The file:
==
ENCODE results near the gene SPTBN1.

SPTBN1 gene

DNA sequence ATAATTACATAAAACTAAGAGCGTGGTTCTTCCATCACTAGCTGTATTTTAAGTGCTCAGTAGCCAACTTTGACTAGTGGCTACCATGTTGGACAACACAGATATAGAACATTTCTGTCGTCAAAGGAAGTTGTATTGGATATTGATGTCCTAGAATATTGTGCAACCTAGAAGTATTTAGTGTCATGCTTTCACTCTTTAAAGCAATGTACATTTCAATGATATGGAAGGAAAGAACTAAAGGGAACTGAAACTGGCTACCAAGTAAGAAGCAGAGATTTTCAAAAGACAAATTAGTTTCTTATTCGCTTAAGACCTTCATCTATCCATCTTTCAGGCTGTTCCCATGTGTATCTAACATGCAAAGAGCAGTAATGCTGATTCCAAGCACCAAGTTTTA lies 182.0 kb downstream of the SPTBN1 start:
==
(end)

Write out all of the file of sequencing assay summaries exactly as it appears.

ENCODE results near the gene SPTBN1.

SPTBN1 gene

DNA sequence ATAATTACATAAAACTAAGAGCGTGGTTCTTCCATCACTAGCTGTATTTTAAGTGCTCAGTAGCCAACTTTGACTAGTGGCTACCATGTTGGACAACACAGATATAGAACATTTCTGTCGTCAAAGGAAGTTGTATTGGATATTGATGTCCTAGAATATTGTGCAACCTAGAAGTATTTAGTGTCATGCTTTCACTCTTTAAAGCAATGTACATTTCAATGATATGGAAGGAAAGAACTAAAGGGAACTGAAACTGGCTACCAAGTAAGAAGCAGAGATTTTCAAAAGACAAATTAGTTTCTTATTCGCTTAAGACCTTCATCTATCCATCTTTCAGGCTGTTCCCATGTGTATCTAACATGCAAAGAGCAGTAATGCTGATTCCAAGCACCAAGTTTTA lies 182.0 kb downstream of the SPTBN1 start: